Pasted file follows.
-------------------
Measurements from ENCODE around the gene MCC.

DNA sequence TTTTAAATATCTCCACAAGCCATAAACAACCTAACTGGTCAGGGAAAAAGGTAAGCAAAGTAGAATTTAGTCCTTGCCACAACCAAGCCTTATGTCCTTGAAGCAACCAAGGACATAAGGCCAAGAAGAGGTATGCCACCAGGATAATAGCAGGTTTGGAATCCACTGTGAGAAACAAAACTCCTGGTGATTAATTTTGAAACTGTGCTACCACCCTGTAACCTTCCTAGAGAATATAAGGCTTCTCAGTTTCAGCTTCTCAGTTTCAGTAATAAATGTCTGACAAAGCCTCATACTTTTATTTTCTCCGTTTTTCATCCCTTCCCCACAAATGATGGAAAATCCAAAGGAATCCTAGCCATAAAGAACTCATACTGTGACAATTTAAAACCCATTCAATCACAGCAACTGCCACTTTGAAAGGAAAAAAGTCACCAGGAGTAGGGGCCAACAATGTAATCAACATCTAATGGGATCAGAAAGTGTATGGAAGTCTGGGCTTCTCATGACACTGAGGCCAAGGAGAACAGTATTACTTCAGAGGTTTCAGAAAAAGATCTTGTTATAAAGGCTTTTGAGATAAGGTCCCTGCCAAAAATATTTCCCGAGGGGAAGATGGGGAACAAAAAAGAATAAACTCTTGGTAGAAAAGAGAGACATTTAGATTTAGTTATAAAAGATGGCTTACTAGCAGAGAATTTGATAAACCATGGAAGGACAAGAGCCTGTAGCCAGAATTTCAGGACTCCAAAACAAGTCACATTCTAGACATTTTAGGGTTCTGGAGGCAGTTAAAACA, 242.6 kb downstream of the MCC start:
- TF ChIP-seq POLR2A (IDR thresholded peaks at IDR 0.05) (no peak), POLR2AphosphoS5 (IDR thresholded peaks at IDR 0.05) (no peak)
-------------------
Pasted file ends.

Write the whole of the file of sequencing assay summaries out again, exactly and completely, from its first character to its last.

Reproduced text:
Measurements from ENCODE around the gene MCC.

DNA sequence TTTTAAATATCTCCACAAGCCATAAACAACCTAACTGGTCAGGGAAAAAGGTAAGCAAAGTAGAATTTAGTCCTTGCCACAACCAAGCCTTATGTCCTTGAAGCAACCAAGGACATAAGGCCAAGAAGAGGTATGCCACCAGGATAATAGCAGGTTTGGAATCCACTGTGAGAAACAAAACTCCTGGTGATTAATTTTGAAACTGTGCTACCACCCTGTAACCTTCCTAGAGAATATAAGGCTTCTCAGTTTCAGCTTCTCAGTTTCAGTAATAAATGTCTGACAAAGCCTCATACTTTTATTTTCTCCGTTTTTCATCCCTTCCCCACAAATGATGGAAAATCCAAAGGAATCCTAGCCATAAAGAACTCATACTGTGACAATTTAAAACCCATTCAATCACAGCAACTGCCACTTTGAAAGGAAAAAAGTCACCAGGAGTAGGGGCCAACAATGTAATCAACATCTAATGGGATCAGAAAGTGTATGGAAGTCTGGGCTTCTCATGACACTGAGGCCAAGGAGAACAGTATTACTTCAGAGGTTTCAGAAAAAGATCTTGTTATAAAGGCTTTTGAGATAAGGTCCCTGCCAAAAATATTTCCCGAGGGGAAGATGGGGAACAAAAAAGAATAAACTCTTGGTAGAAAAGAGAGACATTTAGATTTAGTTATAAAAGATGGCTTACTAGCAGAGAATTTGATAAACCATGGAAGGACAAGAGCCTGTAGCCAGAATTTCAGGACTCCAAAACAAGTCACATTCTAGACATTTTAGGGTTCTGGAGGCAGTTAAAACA, 242.6 kb downstream of the MCC start:
- TF ChIP-seq POLR2A (IDR thresholded peaks at IDR 0.05) (no peak), POLR2AphosphoS5 (IDR thresholded peaks at IDR 0.05) (no peak)